The Do's and Don'ts of Beiing a Good Neighbour

Some new neighbours moved into the house across from us last month. After getting to know my new neighbours it came up in conversation that we are the only family in the area they have met. I know everyone is busy these days but this completely shocked me. Is being a good neighbour archaic? Did I miss a memo?

The way I see it, there are some basic do's and don'ts that I always follow as far as neighbours, new and old, are concerned.


1. Don't rush. Assume that in the first few days your new neighbours will have more important things to do than meet you. Leave it a few days or so to go over and properly introduce yourself, have a chat and get to know them better.

2. Do offer food in the first few days. This may seem like a contradiction to #1, but it really isn't. We all know how exhausting and stressful a move can be. Pay a quick visit with a prepared lunch or dinner. Let your new neighbours know who you are and where you live, offer the food and excuse yourself as having something to do or somewhere to be. Try not to linger too long or they may feel obligated to invite you in and the house is likely in chaos. They'll be grateful you excused yourself, trust me you won't seem off standish.

3. Do try and establish whether they are completely new to the area. You may be able to offer valuable information, in my case a shortcut to the town centre which shaves about over a mile off the journey and cuts out a really big hill on the way home with heavy bags. Offer the information you may take for granted, when rubbish bins are emptied, recycling collections days, the location of the "good" butcher or bakery. Simple things which may otherwise take a long time to figure out.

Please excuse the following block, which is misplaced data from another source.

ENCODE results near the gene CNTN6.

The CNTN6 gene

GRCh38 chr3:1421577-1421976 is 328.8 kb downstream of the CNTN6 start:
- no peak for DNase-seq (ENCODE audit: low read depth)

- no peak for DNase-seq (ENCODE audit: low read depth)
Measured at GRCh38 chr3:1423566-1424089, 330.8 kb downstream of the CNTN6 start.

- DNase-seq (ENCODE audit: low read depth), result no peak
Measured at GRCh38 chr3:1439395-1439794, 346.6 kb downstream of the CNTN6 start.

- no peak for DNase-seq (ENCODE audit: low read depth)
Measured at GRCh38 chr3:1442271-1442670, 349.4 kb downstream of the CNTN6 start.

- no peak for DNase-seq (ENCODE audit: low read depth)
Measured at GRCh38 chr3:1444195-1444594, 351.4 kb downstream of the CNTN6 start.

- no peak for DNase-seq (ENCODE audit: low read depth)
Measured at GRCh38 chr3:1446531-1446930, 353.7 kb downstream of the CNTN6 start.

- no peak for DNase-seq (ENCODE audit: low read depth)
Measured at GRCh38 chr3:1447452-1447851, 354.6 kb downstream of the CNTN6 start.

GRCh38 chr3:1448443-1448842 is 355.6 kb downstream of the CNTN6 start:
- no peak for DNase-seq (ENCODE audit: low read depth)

4. Do offer to help, and mean it. If you genuinely believe that you are very busy and aren't in a position to help, don't offer. Offering assistance and then refusing every request is worse than not offering at all. If you happen to be going to the shops, ask if they need anything. They may not have time to do this themselves and not having to think about going to get bread and milk when they're trying to get all their ceilings painted before the carpet guy arrives can be a great relief. Maybe is they have little kids and so do you, you could offer to let them play in your garden with your kids. You can keep them well fed and watered and they're still in mum's line of sight without being under her feet. You know how much more can be accomplished during child free time.

5. Do keep in touch. You've made the first move, now keep up the good work. Say Hi when you see them in the street, stop for a chat if you both have the time. Encourage the kids to play together if you have them. Be polite and considerate, but also respect boundaries and privacy. Don't get a reputation at the nosey neighbour who calls by everyday.


1. Do help your elderly neighbours. The most important thing in my opinion is to consider you're elderly neighbours. Help them at every opportunity. I always help an elderly couple who live directly facing me. They're a lovely couple and are always very nice to Toots. While they do have children of their own around my age, they don't visit. They are capable of getting about themselves as they do drive, but living on a pension can be difficult enough without spending half of it on petrol just to go and buy groceries. I always shop for them and if I'm ordering online before Christmas I place an order for them too. Try to think about the little things, if you're cutting your own lawn would it be so much hassle to cut theirs while you're at it. Making dinner, make a bit extra.